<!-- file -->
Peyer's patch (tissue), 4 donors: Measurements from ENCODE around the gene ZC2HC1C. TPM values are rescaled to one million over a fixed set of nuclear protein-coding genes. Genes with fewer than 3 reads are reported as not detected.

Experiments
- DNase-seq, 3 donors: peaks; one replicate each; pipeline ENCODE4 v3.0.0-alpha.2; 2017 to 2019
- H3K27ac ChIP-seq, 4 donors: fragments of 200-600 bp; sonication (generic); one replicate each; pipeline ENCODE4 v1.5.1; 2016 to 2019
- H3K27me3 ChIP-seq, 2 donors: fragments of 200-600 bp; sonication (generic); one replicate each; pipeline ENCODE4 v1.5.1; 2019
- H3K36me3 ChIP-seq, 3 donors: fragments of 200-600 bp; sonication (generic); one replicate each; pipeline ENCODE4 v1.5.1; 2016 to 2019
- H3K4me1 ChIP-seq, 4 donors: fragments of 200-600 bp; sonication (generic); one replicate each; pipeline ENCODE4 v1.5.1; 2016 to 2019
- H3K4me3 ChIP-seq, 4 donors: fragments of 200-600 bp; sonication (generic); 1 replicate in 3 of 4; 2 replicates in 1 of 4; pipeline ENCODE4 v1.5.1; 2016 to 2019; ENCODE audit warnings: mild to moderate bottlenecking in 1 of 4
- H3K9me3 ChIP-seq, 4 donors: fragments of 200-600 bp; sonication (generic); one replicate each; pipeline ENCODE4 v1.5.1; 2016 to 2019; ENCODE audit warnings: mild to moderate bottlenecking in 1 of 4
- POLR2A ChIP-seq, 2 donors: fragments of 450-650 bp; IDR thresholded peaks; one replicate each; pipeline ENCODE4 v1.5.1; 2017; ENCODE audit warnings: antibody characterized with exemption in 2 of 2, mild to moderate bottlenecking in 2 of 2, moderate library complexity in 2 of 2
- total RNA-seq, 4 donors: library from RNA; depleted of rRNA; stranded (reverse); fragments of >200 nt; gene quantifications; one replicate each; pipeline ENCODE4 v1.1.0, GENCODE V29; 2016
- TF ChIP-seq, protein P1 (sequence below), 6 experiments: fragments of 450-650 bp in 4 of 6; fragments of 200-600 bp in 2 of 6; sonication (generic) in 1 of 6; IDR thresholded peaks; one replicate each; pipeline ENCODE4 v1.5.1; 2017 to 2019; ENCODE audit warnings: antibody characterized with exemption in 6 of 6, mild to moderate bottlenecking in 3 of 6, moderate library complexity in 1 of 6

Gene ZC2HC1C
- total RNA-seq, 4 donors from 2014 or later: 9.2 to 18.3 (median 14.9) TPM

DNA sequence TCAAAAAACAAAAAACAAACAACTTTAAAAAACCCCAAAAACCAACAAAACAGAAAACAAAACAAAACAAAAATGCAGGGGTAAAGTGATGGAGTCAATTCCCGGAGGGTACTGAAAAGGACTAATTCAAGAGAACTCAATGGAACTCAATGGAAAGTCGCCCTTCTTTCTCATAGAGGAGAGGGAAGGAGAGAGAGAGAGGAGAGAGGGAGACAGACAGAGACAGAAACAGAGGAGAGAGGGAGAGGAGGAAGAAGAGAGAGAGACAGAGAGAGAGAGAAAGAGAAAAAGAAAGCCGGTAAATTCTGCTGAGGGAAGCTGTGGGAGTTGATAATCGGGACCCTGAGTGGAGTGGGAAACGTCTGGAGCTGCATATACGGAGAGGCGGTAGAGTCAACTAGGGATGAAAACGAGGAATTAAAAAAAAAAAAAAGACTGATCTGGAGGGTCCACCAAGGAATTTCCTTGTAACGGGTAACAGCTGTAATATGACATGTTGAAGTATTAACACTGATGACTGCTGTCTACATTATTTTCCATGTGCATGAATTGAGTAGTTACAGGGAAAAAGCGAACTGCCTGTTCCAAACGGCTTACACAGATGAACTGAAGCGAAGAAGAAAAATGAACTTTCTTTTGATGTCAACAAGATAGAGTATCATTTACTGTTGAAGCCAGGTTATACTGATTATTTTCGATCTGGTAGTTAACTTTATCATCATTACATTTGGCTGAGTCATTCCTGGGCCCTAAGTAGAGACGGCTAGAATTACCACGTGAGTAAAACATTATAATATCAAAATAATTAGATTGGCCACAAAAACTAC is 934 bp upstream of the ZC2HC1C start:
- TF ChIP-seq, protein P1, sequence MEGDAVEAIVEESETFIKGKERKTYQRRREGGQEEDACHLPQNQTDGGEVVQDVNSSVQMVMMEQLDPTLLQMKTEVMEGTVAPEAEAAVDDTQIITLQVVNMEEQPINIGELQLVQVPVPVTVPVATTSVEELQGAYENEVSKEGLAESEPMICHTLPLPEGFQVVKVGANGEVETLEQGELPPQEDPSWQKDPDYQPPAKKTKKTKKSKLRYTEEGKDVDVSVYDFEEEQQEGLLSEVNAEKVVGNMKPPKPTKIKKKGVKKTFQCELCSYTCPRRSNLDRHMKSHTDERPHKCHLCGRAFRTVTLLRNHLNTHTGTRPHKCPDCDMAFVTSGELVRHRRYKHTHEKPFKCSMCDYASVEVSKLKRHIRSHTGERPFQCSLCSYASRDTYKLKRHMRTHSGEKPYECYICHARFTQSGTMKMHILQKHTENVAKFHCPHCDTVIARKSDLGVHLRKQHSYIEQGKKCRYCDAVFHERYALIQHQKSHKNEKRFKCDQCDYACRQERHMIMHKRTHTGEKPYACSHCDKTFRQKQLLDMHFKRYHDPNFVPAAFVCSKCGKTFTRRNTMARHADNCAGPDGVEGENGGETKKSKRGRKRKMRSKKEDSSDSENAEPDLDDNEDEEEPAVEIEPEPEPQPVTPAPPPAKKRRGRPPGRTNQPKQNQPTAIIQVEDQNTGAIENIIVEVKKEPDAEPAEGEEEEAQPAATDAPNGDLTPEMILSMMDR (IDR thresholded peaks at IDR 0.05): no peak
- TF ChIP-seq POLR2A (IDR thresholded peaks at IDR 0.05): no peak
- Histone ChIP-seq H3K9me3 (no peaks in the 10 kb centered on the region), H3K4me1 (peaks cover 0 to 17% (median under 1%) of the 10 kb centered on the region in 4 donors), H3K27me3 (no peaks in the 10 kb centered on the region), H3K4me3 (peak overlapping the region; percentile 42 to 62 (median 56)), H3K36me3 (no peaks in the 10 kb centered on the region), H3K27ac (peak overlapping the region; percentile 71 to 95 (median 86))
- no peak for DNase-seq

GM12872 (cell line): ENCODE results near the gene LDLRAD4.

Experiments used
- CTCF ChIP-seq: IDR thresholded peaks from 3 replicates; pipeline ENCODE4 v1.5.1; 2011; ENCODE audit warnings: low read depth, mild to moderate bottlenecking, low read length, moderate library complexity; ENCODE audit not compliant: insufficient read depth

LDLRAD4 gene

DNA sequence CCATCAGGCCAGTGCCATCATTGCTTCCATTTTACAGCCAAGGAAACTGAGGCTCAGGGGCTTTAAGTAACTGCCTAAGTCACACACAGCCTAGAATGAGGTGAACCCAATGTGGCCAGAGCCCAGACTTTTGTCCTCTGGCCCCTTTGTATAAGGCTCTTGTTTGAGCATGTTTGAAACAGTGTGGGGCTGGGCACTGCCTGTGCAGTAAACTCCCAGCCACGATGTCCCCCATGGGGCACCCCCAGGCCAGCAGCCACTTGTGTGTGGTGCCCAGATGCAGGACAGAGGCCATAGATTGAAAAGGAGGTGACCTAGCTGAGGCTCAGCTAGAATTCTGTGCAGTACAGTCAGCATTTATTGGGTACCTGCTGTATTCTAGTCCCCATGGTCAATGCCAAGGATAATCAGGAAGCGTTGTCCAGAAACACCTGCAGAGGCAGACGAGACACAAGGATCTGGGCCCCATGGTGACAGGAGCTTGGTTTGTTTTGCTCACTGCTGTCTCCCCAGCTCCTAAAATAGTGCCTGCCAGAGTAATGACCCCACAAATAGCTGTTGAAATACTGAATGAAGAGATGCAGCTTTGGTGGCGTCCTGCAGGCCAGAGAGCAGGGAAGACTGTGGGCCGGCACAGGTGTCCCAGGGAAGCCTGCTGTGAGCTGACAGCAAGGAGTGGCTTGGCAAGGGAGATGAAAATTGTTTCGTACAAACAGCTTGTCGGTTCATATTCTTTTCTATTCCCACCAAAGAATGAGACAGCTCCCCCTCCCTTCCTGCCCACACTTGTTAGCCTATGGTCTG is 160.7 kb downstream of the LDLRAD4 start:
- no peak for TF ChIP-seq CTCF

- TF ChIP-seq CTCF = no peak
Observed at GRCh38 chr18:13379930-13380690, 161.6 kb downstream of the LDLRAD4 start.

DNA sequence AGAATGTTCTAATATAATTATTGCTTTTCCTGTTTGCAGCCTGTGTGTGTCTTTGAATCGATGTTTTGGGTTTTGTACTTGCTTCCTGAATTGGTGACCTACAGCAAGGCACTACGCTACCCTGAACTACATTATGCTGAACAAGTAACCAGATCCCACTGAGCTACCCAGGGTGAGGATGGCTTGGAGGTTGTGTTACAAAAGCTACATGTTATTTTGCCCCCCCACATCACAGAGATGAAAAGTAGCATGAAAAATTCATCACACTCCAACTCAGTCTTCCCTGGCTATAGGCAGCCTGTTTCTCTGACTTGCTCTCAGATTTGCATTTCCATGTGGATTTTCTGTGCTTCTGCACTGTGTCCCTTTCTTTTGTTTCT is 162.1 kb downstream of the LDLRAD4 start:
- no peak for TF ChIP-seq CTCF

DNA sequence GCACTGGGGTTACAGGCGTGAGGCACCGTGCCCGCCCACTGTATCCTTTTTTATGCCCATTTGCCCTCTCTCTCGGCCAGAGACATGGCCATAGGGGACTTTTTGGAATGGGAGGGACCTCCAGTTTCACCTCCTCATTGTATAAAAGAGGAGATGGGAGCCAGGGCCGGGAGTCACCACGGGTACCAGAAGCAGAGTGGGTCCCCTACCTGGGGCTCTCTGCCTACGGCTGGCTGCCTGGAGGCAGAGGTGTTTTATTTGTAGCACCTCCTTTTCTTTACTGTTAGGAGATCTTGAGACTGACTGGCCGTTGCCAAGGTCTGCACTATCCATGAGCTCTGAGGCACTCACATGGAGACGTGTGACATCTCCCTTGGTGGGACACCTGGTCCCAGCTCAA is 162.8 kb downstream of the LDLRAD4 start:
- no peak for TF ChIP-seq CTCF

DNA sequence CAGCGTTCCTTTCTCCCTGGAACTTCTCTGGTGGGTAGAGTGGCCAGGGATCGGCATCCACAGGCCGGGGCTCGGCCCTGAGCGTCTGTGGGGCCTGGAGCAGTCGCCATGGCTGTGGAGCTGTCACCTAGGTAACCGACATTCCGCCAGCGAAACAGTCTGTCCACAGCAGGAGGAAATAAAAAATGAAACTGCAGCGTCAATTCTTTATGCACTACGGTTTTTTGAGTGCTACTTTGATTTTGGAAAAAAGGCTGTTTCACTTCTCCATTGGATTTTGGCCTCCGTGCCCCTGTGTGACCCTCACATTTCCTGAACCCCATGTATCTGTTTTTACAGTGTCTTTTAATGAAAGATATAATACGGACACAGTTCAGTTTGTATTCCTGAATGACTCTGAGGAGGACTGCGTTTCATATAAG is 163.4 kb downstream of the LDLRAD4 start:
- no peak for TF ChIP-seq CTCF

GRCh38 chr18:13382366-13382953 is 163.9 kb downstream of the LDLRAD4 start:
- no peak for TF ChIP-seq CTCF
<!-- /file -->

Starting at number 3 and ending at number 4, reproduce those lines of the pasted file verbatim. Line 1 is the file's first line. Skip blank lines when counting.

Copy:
- DNase-seq, 3 donors: peaks; one replicate each; pipeline ENCODE4 v3.0.0-alpha.2; 2017 to 2019
- H3K27ac ChIP-seq, 4 donors: fragments of 200-600 bp; sonication (generic); one replicate each; pipeline ENCODE4 v1.5.1; 2016 to 2019